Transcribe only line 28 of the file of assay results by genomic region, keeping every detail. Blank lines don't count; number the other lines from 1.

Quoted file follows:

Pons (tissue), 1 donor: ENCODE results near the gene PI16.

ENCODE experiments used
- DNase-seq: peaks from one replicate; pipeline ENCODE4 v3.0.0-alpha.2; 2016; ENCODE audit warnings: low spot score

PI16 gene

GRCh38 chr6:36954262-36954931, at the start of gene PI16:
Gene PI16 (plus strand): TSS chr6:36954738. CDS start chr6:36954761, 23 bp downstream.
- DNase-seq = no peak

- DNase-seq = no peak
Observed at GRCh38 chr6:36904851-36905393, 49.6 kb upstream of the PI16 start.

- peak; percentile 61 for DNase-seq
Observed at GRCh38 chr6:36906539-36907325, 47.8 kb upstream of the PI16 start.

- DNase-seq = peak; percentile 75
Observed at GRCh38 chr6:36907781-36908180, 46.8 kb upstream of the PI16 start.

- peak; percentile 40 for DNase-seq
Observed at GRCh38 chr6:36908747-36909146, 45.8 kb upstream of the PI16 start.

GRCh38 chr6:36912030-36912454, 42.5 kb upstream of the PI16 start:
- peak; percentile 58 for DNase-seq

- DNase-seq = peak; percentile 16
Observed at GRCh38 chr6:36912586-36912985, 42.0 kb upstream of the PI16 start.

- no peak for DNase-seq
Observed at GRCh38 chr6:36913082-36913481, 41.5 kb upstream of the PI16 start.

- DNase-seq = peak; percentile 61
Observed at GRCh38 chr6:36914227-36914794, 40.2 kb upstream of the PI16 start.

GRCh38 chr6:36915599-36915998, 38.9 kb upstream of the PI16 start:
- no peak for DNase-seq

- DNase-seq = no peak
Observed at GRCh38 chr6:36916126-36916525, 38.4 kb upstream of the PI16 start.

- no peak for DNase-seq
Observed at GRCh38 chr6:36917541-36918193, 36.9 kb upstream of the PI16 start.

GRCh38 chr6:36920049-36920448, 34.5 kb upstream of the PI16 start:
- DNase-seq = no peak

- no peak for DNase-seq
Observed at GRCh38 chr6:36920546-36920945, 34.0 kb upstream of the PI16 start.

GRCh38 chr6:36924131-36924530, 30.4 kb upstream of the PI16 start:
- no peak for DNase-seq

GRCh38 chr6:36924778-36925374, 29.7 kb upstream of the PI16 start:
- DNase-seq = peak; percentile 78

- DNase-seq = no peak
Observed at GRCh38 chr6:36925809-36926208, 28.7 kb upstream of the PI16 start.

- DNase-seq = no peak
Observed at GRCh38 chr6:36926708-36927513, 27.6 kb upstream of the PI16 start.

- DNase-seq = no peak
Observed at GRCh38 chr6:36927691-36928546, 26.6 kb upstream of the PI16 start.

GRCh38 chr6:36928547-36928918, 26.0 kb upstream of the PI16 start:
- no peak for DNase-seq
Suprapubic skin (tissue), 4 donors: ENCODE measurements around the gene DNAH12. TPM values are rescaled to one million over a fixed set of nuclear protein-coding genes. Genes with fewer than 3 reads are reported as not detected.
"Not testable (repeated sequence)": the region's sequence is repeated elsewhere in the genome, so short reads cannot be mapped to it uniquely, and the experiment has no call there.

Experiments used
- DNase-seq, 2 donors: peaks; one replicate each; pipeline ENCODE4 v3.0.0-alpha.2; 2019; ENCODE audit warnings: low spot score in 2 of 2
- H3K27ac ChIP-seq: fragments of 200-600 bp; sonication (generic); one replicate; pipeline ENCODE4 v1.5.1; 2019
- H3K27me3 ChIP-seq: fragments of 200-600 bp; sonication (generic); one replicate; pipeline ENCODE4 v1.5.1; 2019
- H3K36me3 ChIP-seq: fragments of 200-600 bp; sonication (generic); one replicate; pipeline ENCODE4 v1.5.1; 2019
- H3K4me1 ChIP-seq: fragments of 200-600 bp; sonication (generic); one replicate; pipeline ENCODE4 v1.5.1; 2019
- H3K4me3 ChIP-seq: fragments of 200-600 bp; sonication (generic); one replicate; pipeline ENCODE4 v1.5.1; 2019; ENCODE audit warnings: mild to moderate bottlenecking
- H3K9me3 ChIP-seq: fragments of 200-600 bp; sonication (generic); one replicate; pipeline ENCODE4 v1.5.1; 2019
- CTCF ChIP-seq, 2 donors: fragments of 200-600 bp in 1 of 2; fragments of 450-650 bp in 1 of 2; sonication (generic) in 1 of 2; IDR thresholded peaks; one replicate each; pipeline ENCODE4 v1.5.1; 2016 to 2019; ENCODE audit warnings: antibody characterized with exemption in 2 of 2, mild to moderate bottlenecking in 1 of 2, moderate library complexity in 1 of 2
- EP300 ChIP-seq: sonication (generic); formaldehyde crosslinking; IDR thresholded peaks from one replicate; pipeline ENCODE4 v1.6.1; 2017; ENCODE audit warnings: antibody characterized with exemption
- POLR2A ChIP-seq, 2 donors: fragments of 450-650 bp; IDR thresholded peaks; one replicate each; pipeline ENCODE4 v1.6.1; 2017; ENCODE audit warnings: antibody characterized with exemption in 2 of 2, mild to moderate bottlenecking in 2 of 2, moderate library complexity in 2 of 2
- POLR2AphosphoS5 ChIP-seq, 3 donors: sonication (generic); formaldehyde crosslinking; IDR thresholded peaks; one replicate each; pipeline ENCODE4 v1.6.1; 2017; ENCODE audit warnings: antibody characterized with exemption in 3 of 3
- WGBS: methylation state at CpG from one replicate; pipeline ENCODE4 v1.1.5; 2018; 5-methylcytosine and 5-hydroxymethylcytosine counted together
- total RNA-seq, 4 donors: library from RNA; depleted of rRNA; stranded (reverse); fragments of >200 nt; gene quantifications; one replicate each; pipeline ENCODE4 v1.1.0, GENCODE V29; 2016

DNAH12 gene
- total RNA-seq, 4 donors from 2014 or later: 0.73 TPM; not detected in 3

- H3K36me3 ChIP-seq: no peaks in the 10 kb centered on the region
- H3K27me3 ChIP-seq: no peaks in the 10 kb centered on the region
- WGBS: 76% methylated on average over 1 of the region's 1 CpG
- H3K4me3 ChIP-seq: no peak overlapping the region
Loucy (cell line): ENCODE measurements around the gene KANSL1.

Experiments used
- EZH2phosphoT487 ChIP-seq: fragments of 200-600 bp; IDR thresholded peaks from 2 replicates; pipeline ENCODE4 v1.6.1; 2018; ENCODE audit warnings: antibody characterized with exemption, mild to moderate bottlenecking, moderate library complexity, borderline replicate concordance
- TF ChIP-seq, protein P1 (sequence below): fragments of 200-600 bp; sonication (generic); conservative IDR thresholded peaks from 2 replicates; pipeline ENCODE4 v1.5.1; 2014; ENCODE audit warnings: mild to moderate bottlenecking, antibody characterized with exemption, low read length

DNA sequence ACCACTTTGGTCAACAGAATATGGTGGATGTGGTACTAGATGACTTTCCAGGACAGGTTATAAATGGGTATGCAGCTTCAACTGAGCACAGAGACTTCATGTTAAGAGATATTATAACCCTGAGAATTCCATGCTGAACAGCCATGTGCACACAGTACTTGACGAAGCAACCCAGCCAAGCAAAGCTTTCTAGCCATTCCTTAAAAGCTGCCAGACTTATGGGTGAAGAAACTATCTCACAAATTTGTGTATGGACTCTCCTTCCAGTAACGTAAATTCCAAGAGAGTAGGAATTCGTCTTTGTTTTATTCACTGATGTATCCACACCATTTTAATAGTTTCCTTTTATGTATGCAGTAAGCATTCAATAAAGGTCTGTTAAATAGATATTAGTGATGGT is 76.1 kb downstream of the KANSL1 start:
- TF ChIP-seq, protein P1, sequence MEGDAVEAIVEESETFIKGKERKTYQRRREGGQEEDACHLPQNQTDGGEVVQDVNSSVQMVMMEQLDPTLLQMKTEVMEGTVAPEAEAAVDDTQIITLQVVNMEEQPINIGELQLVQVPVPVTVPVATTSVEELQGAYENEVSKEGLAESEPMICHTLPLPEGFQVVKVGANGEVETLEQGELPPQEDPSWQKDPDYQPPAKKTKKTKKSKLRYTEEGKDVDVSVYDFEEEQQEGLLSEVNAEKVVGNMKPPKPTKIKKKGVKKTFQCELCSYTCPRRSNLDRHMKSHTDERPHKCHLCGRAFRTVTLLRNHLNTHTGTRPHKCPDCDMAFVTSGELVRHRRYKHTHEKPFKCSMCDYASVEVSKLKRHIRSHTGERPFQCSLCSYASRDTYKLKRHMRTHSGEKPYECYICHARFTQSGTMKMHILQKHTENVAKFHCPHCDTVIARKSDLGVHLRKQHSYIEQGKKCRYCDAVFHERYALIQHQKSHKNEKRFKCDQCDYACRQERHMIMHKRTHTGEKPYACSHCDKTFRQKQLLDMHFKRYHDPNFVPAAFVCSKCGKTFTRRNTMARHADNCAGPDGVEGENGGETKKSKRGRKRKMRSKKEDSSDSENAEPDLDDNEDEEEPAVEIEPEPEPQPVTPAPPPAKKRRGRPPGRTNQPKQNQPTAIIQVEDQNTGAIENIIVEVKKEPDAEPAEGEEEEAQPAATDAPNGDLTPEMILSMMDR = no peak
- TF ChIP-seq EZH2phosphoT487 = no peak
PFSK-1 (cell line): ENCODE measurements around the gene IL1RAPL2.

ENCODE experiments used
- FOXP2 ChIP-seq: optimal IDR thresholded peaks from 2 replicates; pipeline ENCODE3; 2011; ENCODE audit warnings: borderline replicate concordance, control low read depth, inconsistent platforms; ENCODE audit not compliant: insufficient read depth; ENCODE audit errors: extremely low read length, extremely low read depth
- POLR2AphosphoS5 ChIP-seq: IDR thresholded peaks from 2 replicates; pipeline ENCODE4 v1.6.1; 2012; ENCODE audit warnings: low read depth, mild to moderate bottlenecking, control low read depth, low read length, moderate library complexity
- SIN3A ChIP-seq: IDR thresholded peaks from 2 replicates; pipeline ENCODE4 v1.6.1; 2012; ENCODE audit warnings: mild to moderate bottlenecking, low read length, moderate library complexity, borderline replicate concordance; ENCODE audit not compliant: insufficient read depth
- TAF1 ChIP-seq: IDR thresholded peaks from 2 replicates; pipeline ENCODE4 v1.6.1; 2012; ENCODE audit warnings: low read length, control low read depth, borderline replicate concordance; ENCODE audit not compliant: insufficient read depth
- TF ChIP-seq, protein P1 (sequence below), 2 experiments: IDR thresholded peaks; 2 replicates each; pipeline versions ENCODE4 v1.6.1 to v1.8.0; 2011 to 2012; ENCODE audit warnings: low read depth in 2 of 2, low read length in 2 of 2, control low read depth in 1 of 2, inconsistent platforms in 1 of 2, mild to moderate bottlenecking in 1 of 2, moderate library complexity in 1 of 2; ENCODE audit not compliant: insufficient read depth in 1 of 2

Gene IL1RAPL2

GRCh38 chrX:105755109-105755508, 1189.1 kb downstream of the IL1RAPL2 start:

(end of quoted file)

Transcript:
- no peak for DNase-seq